The rules and regulations to process an amendment can be found in the Planning Act, however below is a brief description of the process.
The purpose of a Development Plan is to provide legally adopted statements of the District’s policies toward land use management and development. Our District is comprised of four municipalities; RM of Gimli, Town of Arborg, Town of Winnipeg Beach and the newly amalgamated RM of Bifrost-Riverton.
A Development Plan establishes the guidelines for land use planning and development activities. It contains statements of the goals and objectives regarding land use and defines the policies by which land use compatibility and sustainability will be ensured.
Municipal Zoning By-Laws are adopted and ensure that provisions regarding permitted and conditional uses, development standards, permits, etc. are in conformity with the policies of the Development Plan.
Areas in the municipalities have a designation in the Development Plan that sets out the plan for development and land use. At times a property owner or municipality would like to change the designation to suit a desired development, for example, property that is designated Residential on a highway, changed to Commercial Highway; therefore, a Development Plan amendment is required.
Once the designation of the land has been changed, then the zoning by-law can be amended to change the zoning, to allow for certain uses. This is a 2 step process.
A Development Plan amendment application is done through EIPD. The by-law is given 1st reading by the Board of the EIPD. Then, before 2nd reading can be given, there must be a public hearing to receive representations from ratepayers who may object. Notice of the public hearing is advertised in the local paper per the Planning Act and if the amendment concerns a specific property the notice is mailed to property owners with a 100 meter radius of the property. If there are no objections to the by-law at the public hearing, the board can give 2nd reading. The by-law is then submitted to the Minister of Municipal Relations for approval. Once the Minister has approved the by-law, the Board may give 3rd reading and deemed adopted. There is no appeal once the by-law has been adopted. If objection is received at the hearing, the Board must give the objectors opportunity to appeal to the Minister of Municipal Relations.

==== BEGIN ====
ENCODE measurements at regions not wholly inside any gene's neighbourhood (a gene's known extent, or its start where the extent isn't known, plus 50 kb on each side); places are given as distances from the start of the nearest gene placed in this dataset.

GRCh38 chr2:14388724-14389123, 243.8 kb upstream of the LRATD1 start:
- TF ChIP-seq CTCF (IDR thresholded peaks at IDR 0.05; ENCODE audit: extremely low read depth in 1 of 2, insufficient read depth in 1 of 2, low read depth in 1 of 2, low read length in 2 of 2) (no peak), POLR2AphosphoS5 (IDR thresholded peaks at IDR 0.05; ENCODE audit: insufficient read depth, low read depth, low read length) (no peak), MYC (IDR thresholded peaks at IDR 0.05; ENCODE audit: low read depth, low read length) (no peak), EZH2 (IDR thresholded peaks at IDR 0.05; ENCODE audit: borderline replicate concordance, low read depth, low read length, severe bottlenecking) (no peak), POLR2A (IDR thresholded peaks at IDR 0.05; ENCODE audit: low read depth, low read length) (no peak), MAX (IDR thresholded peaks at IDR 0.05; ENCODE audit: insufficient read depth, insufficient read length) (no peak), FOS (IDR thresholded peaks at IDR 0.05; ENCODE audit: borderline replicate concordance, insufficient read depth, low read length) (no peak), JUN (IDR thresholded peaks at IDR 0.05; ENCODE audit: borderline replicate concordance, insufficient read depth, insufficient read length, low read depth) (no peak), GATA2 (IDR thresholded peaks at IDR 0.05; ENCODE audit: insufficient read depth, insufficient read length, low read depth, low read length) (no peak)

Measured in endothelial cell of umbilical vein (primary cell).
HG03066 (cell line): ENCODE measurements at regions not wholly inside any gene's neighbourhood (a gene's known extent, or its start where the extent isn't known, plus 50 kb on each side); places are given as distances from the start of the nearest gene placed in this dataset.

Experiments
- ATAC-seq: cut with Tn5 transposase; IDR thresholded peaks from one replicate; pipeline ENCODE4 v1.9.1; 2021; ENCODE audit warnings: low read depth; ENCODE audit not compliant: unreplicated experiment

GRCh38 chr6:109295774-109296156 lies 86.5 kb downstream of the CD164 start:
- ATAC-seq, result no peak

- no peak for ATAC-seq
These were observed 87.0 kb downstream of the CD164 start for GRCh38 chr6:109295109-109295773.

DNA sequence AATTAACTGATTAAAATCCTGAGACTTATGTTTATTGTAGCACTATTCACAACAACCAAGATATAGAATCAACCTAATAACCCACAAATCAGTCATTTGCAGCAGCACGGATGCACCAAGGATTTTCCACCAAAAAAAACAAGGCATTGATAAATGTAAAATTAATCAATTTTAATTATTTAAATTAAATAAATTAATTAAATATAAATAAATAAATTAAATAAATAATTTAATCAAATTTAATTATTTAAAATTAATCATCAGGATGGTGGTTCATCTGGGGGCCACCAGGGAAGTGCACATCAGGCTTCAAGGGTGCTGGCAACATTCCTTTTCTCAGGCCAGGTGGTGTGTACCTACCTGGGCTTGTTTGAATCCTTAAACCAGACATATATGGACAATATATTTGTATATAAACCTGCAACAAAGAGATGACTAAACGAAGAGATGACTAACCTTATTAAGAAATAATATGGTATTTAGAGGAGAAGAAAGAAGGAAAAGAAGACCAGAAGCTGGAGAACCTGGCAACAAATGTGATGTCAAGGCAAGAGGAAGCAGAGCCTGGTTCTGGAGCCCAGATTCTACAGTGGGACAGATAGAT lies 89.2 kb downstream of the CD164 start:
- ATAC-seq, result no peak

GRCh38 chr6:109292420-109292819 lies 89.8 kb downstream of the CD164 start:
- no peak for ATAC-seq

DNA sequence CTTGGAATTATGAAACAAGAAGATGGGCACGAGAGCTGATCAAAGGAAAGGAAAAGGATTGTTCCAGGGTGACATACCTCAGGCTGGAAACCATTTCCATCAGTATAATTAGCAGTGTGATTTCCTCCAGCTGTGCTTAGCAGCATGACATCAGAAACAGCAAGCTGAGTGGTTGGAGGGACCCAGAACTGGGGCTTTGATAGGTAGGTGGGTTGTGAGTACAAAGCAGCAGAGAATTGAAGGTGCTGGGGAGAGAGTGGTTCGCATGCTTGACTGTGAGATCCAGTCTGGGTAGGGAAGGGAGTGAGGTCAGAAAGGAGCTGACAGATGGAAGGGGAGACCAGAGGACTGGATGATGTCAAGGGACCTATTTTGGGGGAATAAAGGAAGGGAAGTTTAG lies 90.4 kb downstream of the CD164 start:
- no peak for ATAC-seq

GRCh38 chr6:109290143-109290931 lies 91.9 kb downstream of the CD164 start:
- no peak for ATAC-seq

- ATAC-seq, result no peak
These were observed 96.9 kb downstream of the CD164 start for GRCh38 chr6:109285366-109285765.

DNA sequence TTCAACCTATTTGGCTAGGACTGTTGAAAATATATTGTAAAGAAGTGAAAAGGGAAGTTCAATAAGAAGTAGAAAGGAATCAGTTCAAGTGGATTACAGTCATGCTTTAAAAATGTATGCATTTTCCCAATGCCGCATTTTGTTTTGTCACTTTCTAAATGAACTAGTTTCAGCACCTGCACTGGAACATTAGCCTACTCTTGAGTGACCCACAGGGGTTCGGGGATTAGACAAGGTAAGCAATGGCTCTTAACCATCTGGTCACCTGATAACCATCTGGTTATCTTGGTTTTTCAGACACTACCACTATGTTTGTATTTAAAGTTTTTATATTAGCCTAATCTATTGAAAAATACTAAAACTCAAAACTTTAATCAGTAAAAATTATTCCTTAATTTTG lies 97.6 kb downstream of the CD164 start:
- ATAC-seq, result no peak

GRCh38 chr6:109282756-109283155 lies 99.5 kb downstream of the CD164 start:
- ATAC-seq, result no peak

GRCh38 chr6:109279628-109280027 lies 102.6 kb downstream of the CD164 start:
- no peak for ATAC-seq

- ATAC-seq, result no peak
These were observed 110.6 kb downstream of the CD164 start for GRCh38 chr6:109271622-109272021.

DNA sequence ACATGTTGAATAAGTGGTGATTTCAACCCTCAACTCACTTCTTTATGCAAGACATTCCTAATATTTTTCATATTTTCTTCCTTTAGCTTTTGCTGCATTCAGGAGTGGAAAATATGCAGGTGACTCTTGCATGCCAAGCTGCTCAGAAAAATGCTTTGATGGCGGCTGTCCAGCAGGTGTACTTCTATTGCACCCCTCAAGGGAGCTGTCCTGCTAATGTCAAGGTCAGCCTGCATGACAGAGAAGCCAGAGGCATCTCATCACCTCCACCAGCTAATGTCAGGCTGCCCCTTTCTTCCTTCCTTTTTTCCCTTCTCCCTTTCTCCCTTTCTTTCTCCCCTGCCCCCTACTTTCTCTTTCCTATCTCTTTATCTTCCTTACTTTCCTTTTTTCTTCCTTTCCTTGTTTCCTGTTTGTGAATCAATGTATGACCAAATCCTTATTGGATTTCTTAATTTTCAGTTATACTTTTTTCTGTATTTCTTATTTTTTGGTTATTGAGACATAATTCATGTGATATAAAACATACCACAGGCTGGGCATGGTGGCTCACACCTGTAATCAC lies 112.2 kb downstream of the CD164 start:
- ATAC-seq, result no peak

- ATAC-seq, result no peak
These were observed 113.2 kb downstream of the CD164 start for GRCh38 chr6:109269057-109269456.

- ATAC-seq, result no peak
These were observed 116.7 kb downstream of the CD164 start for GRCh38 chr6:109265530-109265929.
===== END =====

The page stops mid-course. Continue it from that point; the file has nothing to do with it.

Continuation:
A Zoning By-Law amendment can only be applied for if it is compatible with the Development Plan. For example, if a property owner wants to re-zone their property from Residential to Residential Multi Family, the area must be designated Residential in the Development Plan. If not, a Development Plan amendment is required first. If the designation is compatible, then a Zoning By-Law amendment can be applied for through the EIPD.
Once an application for a Zoning By-law amendment is received, the EIPD will prepare the by-law and submit it to Council for 1st reading. Then, before 2nd reading can be done, a public hearing must be held to receive representations (for or against the application) from ratepayers. Notice of the public hearing is advertised in the local paper and if the amendment concerns a specific property, notice is mailed to property owners within 100 meter radius of the property. If there are no objections at the hearing, Council can then give the by-law 2nd and 3rd reading and the amendment is deemed adopted.
If there are objections(1), Council can either decide not to proceed with the by-law or provide 2nd reading, at which time objectors will be given the opportunity to withdraw the objection or object further thus spearheading an appeal process. If there is no further objection by the allotted time frame, Council can give 3rd reading to the by-law. If there are further objections, the EIPD Board will give hold an appeal hearing on the by-law and provide notice as required by the Planning Act. The EIPD will either confirm the zoning by-law amendment (with or without changes) or refuse the amendment.
(1) Per the Planning Act, proceedings with regard to objections are valid only if objections are received from 25 voters, or if the amendment concerns a specific property then at least 50% of the owners of the neighboring properties.